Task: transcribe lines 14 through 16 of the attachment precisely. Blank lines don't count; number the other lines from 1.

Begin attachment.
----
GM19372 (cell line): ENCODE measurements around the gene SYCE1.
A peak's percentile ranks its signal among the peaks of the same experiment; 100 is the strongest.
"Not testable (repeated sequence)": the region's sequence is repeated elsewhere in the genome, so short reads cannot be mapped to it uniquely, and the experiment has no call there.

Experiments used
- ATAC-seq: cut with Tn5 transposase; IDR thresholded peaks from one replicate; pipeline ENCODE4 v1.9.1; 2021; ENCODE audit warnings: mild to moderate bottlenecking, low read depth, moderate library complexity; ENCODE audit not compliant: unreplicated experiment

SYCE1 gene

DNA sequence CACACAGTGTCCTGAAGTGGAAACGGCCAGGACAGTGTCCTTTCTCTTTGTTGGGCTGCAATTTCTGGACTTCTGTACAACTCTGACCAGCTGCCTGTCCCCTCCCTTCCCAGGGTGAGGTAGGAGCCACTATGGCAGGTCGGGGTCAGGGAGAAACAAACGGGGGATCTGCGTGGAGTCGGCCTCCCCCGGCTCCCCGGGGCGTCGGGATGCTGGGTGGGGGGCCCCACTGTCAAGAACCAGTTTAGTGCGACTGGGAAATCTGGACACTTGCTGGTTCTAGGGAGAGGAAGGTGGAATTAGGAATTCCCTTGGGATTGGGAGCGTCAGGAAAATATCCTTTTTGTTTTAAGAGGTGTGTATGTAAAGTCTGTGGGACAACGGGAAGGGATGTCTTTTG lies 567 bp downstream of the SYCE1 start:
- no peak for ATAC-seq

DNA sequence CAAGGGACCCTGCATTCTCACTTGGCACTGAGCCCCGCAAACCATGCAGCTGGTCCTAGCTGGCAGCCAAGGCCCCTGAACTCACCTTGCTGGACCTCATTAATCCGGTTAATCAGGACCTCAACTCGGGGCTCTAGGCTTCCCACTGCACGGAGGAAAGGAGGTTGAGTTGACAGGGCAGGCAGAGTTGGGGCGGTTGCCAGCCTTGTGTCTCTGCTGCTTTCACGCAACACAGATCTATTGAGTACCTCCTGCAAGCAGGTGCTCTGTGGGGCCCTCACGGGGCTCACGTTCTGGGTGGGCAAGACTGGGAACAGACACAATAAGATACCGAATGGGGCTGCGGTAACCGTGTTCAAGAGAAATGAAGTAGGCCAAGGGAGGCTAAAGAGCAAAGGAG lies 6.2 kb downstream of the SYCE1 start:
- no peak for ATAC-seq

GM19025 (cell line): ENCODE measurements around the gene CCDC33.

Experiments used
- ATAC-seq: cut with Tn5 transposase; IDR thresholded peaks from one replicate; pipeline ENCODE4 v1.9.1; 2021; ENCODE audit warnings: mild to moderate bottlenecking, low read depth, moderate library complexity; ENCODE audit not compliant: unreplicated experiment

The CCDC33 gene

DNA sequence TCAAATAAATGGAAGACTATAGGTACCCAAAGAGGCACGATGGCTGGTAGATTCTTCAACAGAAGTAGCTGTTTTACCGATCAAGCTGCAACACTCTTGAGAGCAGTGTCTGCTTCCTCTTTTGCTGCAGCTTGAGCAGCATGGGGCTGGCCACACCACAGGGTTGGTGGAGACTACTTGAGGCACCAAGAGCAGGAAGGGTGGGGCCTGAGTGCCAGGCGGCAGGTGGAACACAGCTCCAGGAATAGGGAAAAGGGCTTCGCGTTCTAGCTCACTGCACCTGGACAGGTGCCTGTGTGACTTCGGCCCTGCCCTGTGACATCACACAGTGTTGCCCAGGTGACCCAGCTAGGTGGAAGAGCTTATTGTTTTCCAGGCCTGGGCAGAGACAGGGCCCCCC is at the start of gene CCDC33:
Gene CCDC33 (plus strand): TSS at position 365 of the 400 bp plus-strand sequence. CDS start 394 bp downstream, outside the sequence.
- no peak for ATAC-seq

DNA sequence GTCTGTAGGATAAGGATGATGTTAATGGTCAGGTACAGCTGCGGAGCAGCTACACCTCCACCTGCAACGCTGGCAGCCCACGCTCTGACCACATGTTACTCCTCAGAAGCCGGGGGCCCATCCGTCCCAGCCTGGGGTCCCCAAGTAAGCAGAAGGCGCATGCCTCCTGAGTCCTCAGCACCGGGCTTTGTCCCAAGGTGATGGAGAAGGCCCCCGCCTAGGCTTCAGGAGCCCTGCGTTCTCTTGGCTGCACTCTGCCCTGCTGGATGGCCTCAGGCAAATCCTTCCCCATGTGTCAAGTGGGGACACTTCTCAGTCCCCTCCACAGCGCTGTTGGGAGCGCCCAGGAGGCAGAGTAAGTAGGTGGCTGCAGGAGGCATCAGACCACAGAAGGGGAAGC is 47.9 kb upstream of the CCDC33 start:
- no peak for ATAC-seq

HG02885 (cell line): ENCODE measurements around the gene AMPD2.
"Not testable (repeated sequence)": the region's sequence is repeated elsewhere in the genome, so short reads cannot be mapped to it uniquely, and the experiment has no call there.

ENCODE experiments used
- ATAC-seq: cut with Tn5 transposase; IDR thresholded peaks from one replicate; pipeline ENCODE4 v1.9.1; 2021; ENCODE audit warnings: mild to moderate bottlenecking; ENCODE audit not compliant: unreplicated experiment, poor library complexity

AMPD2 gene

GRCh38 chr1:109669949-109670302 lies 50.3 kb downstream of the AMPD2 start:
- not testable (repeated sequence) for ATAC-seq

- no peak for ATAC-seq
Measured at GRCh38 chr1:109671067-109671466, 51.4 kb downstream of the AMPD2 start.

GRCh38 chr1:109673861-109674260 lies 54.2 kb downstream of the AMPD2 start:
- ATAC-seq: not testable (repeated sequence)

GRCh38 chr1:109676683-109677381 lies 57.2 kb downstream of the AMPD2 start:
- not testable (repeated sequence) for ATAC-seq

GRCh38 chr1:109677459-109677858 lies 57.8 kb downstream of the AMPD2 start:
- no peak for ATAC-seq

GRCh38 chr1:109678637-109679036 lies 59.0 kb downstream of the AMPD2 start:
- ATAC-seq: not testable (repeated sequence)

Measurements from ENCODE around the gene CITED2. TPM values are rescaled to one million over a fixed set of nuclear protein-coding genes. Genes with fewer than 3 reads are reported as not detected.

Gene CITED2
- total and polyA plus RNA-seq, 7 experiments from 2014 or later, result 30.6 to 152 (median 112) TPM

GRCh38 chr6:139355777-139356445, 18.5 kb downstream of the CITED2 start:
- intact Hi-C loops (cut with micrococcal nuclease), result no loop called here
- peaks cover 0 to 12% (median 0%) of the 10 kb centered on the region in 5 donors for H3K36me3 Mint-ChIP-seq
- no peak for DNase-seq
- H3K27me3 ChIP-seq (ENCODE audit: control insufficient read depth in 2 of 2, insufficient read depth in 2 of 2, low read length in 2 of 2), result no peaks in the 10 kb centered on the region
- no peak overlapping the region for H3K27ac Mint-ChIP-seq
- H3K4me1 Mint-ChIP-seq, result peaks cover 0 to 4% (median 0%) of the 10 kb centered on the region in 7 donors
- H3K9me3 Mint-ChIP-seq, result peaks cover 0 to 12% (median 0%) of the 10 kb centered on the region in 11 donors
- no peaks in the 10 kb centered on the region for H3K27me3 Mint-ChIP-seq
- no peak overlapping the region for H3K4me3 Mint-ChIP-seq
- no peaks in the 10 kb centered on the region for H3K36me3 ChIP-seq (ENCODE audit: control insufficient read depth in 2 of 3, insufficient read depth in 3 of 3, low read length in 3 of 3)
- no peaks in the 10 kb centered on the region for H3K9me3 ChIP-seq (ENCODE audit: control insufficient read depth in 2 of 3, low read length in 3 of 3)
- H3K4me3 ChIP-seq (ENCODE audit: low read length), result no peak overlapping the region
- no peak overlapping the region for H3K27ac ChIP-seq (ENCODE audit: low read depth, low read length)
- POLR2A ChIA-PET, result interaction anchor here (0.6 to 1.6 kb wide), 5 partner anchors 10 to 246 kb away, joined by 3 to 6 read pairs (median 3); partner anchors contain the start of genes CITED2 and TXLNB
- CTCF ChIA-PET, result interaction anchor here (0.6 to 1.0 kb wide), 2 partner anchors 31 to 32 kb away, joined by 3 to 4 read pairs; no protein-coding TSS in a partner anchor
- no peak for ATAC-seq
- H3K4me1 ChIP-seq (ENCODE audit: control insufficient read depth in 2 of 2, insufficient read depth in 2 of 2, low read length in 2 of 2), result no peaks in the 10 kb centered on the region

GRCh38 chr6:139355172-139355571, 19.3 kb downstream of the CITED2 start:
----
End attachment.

The CCDC33 gene

DNA sequence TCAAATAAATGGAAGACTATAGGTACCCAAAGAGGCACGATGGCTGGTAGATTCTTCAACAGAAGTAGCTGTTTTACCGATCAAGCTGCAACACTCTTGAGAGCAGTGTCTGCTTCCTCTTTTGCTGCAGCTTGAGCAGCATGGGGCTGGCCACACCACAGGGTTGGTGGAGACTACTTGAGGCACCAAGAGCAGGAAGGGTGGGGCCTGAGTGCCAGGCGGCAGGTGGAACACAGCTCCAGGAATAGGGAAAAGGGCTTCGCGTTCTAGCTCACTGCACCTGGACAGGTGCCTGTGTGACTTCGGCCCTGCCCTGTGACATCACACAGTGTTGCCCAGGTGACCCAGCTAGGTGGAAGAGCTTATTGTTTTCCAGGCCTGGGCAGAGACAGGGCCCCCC is at the start of gene CCDC33:
Gene CCDC33 (plus strand): TSS at position 365 of the 400 bp plus-strand sequence. CDS start 394 bp downstream, outside the sequence.